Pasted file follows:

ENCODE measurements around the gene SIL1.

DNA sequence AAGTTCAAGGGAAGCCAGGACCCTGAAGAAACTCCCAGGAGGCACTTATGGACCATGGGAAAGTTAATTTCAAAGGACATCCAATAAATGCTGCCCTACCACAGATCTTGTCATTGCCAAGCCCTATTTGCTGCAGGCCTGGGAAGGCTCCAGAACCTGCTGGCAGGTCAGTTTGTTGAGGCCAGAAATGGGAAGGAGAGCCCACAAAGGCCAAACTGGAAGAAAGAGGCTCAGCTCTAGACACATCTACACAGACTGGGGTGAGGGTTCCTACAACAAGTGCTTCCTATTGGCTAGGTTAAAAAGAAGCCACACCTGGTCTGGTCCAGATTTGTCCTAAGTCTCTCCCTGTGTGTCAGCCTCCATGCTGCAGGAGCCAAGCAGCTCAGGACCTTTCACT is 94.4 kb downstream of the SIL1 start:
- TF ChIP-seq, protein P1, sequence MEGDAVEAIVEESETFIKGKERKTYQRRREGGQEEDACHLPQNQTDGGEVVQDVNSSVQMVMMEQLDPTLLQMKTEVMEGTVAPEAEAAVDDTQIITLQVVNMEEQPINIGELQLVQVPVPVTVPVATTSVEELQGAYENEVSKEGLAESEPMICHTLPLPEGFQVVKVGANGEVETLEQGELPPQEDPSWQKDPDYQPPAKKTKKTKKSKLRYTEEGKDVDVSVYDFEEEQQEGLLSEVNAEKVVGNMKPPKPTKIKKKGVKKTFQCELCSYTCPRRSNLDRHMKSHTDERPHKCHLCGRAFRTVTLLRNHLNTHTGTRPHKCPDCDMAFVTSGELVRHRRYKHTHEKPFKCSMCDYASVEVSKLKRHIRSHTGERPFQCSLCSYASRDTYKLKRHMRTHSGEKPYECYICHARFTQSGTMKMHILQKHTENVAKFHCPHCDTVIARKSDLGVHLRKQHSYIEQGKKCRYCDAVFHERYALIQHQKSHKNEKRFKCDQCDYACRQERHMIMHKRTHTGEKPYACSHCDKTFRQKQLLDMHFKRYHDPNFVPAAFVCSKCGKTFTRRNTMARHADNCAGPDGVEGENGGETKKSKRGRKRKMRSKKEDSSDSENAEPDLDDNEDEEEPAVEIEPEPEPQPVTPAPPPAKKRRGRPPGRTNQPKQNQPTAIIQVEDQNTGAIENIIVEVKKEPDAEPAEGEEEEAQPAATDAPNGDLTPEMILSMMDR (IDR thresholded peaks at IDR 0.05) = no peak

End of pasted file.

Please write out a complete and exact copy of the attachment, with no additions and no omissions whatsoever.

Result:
ENCODE measurements around the gene SIL1.

DNA sequence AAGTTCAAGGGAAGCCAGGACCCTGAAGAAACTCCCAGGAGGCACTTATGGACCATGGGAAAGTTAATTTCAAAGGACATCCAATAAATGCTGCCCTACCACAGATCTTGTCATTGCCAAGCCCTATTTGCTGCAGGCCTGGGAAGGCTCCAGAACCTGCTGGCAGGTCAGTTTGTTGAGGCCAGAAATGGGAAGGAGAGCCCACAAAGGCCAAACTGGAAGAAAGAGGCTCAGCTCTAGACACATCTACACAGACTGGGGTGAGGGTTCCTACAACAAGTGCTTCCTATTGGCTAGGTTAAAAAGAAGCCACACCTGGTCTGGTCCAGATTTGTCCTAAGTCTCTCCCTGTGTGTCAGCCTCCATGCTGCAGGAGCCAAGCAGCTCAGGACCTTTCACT is 94.4 kb downstream of the SIL1 start:
- TF ChIP-seq, protein P1, sequence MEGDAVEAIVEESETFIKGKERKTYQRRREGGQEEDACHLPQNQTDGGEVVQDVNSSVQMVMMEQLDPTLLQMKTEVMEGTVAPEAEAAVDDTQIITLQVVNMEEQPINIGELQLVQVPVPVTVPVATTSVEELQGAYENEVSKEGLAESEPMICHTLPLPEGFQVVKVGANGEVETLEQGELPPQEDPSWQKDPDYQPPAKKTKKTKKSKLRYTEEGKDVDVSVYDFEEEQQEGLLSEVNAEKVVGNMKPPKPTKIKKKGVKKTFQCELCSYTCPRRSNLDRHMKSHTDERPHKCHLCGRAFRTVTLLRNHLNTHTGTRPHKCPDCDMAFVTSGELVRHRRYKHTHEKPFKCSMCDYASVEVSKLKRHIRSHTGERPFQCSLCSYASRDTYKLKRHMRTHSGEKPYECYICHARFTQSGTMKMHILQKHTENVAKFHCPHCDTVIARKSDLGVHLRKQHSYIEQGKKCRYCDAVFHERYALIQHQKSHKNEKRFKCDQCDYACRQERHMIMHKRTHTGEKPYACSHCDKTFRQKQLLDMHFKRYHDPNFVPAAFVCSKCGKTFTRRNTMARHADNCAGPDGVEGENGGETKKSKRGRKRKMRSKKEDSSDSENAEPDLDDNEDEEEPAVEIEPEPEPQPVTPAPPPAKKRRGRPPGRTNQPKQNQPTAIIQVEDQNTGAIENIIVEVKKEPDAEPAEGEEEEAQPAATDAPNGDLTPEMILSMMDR (IDR thresholded peaks at IDR 0.05) = no peak